Intel's Gaming Chip Shortage Seems to Be Easing

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Intel (NASDAQ: INTC) announced its first 9th Gen Core processors for the gaming desktop PC market back on Oct. 8. This lineup consisted of three chips: Core i9-9900K (which Intel touted as the "world's best gaming processor") as well as the lower-end Core i7-9700K and Core i5-9600K parts.

It's no secret that, at least in the do-it-yourself market, these parts -- particularly the Core i9-9900K and the Core i7-9700K -- have been difficult to find for a while. The tech website Tom's Hardware pointed out in an Oct. 23 article that "[the] new 9th generation Intel Core processors have been plagued by high prices and a lack of stock at major computer hardware retailers around the U.S."

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The website further noted that "[consumers] who want to pick up a new Core i9-9900K or Core i7-9700K today have no alternative but to pay a hefty premium over Intel's recommended customer pricing."

A recent check of several online retailers shows that while street prices of these parts are still significantly above Intel's recommended customer pricing (RCP), those prices have come down a bit, and availability appears to be much better. Amazon.com, for example, has the Core i9-9900K in stock for $534.99 now. Newegg.com has the part for $569.99 (although the site is limiting sales to one per customer.)

Now that availability of these parts seems to be more consistent (and pricing is improving), the Core i9-9900K is the third-best-selling desktop CPU on Amazon -- and its cheaper sibling, the Core i7-9700K, is the fourth. (The best-selling product is actually Intel's last-generation Core i7-8700K, which is selling for $1 shy of the high end of the company's RCP for the product.)

Here's why this improved availability situation is a good thing for the chipmaker.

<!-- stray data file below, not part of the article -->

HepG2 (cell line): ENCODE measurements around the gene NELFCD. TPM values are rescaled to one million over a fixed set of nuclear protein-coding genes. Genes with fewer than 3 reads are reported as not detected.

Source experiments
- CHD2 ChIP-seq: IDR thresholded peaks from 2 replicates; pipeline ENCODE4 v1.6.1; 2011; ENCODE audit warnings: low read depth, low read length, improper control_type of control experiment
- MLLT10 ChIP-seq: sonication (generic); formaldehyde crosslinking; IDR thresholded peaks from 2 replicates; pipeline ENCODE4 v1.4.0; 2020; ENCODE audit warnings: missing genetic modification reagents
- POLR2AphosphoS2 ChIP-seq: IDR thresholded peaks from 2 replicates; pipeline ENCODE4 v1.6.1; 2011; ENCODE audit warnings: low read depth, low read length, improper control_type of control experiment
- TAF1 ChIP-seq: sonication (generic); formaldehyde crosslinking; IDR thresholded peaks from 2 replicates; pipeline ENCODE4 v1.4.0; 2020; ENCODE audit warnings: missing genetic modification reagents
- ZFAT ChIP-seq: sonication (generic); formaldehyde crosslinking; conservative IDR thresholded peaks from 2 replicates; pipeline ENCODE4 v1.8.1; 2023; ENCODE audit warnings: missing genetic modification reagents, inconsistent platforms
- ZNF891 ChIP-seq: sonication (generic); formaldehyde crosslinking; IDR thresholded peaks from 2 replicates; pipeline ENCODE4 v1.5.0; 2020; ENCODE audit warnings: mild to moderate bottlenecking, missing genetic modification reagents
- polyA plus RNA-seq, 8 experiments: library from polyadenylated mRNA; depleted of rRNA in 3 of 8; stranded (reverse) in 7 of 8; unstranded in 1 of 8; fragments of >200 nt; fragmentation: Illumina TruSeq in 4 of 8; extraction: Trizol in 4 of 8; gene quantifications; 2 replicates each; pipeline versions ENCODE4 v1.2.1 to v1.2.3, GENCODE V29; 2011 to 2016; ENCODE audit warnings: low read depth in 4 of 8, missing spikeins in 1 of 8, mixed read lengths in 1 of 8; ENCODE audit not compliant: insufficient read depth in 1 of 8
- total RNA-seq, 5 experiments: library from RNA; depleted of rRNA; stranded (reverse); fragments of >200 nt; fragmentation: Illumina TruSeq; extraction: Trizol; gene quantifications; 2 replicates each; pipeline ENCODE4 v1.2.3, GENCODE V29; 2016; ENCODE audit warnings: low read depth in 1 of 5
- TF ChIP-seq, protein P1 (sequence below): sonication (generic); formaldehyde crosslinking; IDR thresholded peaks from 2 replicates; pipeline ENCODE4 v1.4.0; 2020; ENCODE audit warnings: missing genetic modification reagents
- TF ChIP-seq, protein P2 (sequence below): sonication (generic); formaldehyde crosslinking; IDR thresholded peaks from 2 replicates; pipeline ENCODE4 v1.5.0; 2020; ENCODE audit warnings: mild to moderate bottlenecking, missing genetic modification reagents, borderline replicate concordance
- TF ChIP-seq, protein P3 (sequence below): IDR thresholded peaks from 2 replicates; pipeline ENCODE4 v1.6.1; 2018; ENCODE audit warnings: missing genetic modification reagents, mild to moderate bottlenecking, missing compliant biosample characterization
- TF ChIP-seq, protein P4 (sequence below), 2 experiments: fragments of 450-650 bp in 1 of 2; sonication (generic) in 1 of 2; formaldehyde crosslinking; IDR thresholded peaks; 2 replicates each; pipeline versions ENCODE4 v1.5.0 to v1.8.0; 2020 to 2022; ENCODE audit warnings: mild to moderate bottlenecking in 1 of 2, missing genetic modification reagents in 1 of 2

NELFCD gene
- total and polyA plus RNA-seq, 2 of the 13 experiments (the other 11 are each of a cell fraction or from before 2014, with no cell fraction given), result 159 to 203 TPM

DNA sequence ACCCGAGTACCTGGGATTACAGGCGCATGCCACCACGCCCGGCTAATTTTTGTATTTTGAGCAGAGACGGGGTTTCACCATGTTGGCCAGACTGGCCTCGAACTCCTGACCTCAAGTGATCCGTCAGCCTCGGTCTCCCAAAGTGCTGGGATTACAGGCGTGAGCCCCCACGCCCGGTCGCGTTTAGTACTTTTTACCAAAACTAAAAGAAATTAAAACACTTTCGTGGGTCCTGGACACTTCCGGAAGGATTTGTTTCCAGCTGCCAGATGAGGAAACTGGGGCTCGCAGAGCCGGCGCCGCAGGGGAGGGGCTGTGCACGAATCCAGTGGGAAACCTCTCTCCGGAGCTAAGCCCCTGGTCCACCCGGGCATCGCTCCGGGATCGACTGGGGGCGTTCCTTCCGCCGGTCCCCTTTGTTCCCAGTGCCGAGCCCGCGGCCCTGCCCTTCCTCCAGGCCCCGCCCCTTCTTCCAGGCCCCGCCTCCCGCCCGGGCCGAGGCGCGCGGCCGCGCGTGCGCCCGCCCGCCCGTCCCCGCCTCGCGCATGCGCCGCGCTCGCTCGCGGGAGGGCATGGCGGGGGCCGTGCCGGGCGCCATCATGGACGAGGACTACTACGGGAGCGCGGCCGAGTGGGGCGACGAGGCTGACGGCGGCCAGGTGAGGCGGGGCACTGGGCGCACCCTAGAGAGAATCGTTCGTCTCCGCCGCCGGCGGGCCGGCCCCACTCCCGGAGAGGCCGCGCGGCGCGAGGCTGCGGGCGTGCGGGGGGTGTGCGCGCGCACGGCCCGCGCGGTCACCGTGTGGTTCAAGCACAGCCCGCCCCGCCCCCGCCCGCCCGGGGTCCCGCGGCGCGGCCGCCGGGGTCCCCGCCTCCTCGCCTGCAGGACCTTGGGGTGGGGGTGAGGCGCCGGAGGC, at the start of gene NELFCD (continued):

These are high-value products

It's no secret that Intel has been forced to deal with a situation wherein total demand for its processors has exceeded its available supply. To cope with that, CFO and interim CEO Bob Swan said on the company's most recent earnings conference call that "we're prioritizing the production of our Xeon and Core processors so that we and our customers can serve the high-performance segments of the market."

The idea here is simple: In a situation where demand for Intel's silicon outstrips supply, it makes sense for the company to focus on producing its highest-value products. Intel's gaming-oriented processors clearly fall into that category (since these chips are sold under the company's Core i5, Core i7, and Core i9 branding), so it's good to see that these parts are getting the attention they deserve.

Indeed, as a result of that prioritization, Swan told investors that in the fourth quarter, "We expect [average selling prices to be better], and that's going to be a little bit of a function of the prioritization of Xeon and Core processors, which are higher [average selling price] mix, so we expect that to benefit us."

Better to have the revenue than not

This one might seem obvious, but since the availability situation is improving, this suggests that the company's supply of these products is increasing. That, quite simply, translates into greater revenue and, ultimately, profits for the company's biggest business, the client computing group (CCG).

Another thing to keep in mind is that as supply further improves, street pricing should continue to converge on Intel's RCP. If we assume that the relatively high street pricing on these parts is due to Intel's partners jacking up prices in accordance with the current supply-to-demand situation, then greater supply should mean lower street pricing for these parts, ultimately leading to an improvement (all else being equal, of course) in Intel's shipments of these parts.

Ultimately, if there are people ready and willing to hand you cold, hard cash for your products, it's better to be able to meet that demand than to not.

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John Mackey, CEO of Whole Foods Market, an Amazon subsidiary, is a member of The Motley Fool's board of directors. Ashraf Eassa has no position in any of the stocks mentioned. The Motley Fool owns shares of and recommends Amazon. The Motley Fool has a disclosure policy.